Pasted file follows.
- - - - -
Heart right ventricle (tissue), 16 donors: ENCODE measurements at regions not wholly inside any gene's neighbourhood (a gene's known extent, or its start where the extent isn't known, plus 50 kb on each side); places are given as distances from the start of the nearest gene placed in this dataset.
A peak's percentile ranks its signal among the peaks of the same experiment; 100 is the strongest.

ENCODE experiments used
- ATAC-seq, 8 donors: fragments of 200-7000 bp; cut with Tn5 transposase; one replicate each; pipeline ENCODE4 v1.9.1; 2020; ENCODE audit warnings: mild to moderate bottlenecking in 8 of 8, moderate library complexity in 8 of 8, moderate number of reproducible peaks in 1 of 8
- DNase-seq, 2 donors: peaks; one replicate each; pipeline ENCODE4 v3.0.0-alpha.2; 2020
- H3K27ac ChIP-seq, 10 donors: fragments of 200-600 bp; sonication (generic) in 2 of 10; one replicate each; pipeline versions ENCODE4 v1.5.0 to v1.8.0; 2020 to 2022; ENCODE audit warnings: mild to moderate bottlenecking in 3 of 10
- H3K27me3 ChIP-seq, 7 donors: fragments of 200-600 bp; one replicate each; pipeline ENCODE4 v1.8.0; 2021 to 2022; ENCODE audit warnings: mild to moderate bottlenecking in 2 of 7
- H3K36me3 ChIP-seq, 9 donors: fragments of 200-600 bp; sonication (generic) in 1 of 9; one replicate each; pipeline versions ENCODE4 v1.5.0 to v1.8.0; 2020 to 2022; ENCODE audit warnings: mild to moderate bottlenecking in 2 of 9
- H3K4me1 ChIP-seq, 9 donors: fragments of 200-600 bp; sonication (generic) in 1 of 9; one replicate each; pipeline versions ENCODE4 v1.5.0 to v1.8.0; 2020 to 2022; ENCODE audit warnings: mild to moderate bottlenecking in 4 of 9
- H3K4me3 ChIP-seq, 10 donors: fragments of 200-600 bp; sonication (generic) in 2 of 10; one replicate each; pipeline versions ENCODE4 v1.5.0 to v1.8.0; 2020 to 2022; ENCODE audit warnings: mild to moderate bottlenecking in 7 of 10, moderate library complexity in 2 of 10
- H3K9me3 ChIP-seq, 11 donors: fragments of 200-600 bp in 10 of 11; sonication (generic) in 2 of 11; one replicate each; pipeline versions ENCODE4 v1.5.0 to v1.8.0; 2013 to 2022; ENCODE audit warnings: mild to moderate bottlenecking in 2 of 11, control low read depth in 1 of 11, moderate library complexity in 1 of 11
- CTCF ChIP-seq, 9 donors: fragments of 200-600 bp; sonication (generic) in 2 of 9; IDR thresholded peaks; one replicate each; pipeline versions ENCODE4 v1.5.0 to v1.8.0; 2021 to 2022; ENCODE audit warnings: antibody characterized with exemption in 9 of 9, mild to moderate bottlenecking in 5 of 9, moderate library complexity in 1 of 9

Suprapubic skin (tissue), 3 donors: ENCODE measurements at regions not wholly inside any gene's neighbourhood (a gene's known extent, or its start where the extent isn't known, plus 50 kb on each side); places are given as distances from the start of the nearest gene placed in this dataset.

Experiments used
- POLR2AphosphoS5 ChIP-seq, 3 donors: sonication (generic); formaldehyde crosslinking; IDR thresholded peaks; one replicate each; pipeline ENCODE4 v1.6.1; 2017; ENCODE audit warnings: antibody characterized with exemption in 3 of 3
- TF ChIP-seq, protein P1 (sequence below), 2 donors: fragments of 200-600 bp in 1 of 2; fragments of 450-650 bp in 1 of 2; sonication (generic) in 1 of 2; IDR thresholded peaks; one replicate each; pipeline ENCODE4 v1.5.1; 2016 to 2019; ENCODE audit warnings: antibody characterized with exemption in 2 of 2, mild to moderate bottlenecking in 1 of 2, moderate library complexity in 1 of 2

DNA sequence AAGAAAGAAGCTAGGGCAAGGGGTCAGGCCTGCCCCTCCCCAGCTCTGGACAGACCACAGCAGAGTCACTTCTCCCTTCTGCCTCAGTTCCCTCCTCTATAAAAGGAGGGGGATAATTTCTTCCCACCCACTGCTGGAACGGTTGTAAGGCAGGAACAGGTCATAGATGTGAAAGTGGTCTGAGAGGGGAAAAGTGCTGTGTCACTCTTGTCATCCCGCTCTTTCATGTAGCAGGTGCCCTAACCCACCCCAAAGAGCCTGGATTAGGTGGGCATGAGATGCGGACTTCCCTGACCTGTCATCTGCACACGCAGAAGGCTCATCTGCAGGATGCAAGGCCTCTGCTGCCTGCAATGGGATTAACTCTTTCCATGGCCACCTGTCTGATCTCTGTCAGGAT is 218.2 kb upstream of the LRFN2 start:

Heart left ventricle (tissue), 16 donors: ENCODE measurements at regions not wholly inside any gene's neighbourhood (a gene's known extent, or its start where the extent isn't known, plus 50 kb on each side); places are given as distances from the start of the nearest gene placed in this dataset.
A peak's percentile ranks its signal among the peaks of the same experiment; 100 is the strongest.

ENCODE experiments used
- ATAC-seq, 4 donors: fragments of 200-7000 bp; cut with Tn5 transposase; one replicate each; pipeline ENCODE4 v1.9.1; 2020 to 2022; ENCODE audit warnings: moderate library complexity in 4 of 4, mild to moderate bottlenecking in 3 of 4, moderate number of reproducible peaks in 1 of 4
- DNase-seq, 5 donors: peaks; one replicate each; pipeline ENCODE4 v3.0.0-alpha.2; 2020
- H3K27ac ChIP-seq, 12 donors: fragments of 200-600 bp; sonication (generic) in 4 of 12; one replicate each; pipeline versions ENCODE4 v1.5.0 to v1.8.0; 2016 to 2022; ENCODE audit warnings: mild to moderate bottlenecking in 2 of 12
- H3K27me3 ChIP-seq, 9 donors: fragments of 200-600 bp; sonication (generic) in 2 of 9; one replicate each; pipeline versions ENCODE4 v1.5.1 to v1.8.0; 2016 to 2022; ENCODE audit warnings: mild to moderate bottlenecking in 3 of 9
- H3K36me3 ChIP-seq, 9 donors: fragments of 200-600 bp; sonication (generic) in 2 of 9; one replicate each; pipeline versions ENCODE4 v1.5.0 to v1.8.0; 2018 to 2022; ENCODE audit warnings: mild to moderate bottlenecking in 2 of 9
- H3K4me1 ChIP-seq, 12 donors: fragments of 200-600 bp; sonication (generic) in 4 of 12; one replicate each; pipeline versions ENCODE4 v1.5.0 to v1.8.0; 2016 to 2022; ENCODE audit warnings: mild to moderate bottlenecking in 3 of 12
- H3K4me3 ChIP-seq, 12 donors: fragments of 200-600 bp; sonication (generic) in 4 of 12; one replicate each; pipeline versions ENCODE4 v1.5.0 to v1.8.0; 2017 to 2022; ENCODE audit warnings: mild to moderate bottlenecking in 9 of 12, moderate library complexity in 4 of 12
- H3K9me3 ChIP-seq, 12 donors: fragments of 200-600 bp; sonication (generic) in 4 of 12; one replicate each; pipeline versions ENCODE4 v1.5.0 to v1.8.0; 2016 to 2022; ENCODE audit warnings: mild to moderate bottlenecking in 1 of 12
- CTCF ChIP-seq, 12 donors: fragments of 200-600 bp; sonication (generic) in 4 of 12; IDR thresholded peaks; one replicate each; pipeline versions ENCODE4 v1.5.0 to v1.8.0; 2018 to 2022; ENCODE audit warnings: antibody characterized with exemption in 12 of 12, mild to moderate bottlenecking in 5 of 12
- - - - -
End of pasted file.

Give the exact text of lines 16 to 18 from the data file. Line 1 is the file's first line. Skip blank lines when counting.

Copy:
- TF ChIP-seq, protein P1 (sequence below), 2 donors: fragments of 200-600 bp in 1 of 2; fragments of 450-650 bp in 1 of 2; sonication (generic) in 1 of 2; IDR thresholded peaks; one replicate each; pipeline ENCODE4 v1.5.1; 2016 to 2019; ENCODE audit warnings: antibody characterized with exemption in 2 of 2, mild to moderate bottlenecking in 1 of 2, moderate library complexity in 1 of 2

DNA sequence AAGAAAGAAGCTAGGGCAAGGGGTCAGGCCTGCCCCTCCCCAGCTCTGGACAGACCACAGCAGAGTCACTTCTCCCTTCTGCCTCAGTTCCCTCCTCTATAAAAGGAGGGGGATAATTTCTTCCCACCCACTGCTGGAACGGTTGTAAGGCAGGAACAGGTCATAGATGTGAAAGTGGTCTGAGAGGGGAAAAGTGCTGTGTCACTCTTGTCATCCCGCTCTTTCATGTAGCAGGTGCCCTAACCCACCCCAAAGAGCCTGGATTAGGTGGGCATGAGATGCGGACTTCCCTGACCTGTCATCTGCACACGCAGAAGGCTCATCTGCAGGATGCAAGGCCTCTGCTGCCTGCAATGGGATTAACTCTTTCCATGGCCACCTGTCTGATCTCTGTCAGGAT is 218.2 kb upstream of the LRFN2 start:

Heart left ventricle (tissue), 16 donors: ENCODE measurements at regions not wholly inside any gene's neighbourhood (a gene's known extent, or its start where the extent isn't known, plus 50 kb on each side); places are given as distances from the start of the nearest gene placed in this dataset.